With Midnight Madness, AWS kicked off the official re:Invent announcements. For some reason, I didn’t go to Midnight Madness, but jet lag woke me up early enough that I can at least write about some of the announcements before I’m immersed in re:Invent activities.
With re:Invent less than a week out, I figured it was a good time to see how last year's re:Invent held up. After all, every year we get wowed with all the new services and features that are announced, but how long does it take until we can use those? In fact, it's a year later now, but can we actually use everything that was promised?
As I don’t believe I can replicate the back and forth that (hopefully) made the talk itself entertaining, the structure of this writeup will be slightly different than the talk. If you are interested in the slide deck however, you can find that below, and once the video recording goes up, I will add that as well.
Back in July I, together with my friend Prateek, presented at Container Camp in Sydney. It’s taken me a while, but I finally got around to doing a writeup of the contents.
This is the third post in a series about connecting to your EC2 instances. In the first post I talked about EC2 Instance Connect and the second one was all about Systems Manager Session Manager. In this third post, I’ll have a brief comparison between the two, before looking at some ways to minimise needing this access.
This post finishes the small series of posts on the CMD blog. It’s been fun to write and it made me look deeper into some possibilities for connecting to your instances. My preference there remains the same however, and that’s what is highlighted in this post. Avoid needing to connect in the first place.
Instead of a normal weekly note, I decided to take a close look at the good and bad of the new device based MFA support in AWS SSO.
This is the second entry in a series of three posts about accessing your EC2 instances. The first entry concerned EC2 Instance Connect, and in this post I’ll discuss the awkwardly named AWS Systems Manager Session Manager.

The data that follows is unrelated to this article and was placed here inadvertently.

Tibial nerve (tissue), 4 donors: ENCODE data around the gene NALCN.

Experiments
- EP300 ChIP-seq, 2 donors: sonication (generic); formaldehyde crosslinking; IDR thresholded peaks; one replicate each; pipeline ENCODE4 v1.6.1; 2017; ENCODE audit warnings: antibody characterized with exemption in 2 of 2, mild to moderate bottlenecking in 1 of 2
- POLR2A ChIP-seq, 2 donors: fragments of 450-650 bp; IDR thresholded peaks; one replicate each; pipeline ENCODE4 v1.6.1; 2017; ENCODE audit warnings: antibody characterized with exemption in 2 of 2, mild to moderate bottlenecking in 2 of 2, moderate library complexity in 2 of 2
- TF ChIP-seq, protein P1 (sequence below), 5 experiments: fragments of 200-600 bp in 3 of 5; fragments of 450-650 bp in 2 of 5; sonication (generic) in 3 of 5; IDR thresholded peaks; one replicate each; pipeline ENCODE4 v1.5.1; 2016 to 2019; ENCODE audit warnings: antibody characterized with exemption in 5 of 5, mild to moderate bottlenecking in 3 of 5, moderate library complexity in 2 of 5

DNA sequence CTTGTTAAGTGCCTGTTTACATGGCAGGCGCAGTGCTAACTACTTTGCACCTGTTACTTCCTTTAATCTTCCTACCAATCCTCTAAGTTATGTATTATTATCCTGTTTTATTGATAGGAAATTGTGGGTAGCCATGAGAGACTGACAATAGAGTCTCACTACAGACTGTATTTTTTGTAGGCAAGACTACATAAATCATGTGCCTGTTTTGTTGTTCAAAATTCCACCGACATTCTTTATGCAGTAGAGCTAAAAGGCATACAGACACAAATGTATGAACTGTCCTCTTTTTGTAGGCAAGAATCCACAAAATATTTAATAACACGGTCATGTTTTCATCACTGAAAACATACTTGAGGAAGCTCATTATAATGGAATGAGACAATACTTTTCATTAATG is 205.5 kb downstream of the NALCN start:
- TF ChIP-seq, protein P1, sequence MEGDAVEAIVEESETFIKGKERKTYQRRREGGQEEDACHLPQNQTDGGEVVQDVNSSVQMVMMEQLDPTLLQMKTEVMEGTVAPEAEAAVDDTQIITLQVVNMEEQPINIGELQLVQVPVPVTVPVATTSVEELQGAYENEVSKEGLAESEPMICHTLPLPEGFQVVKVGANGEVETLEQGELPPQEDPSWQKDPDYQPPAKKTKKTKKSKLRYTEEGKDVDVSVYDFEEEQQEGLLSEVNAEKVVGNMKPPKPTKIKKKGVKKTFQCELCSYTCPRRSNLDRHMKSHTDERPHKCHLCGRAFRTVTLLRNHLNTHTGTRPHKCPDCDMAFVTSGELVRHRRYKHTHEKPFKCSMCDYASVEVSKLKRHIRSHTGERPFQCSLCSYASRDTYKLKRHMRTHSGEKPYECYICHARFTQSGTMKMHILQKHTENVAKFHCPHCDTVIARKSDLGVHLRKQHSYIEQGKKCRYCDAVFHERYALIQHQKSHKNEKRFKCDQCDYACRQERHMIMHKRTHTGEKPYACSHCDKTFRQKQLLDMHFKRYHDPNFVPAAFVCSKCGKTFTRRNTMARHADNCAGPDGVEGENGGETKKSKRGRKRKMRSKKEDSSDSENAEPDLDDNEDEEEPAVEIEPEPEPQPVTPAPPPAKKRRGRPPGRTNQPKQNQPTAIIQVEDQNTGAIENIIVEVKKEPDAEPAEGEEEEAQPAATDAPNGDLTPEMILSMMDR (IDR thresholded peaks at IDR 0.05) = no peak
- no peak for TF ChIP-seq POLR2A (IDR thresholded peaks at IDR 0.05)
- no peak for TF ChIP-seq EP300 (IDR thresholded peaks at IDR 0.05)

As promised previously, this is the continuation of my series of posts about connecting to your EC2 instances on the CMD Solutions blog. You can read the first one here.
AWS introduced CloudWatch Anomaly Detection as a way to get smarter alarms for your metrics. There were also a couple of smaller updates to the AWS container services.
Two weeks ago was Cloudflare's birthday week, during which they tend to release new features. This year was no exception, and I'm taking a look at their new Workers Sites. In addition, AWS launches IQ, which is basically experts as a service.
Many of us have probably built tools that allow someone to use their own SSH key to access a server; I know I have. Instance Connect is the AWS solution for this. It lets you upload a temporary key to an instance and then immediately connect to it. And for two of the options, you don’t even need to use your own key.
This is my first post on the CMD blog and is the first in a series of three concerned with connecting safely to an EC2 instance. In this first post I dive into the new-ish EC2 Instance Connect.
CMD Solutions is the AWS focused brand within Mantel Group, which DigIO (my employer) is also a part of. Because of my status as AWS APN Ambassador, I represent CMD as well. Which also means that for some of my blogposts1, those focused on some small part of AWS for example, CMD is the better outlet. This is a good example of that.
- At least those that I write as a representive of my company. Obviously, the best place for anything I write is right here ;). [return]
Working closely with our clients, we occasionally have the opportunity to do something a little bit outside of the norm. In this post, we (Declan and Arjen) were lucky enough to help out Belong with a fun learning event.
Last month my colleague and I got to run a DeepRacer event at the client we’re working at. This post shows what that was like, how we did it, and what lessons we learned.
This week AWS released several useful features for existing services. Step Functions now support Dynamic Parallelism, and you can now replicate your S3 buckets within the same region.
Amazon Quantum Ledger Database was released, and Flow Logs allow the addition of meta-data.
Today is focused once again on a couple of very welcome improvements. This time that concerns Lambda's shared ENIs and IAM Roles for EKS services.
Amazon Forecast is released, and a couple of new features show how Session Manager works and suddenly make it look like a completely different service.
Both App Mesh and Step Functions gained some long-awaited functionalities, and I take a brief look at some improvements to the out of the box runtimes for CodeBuild.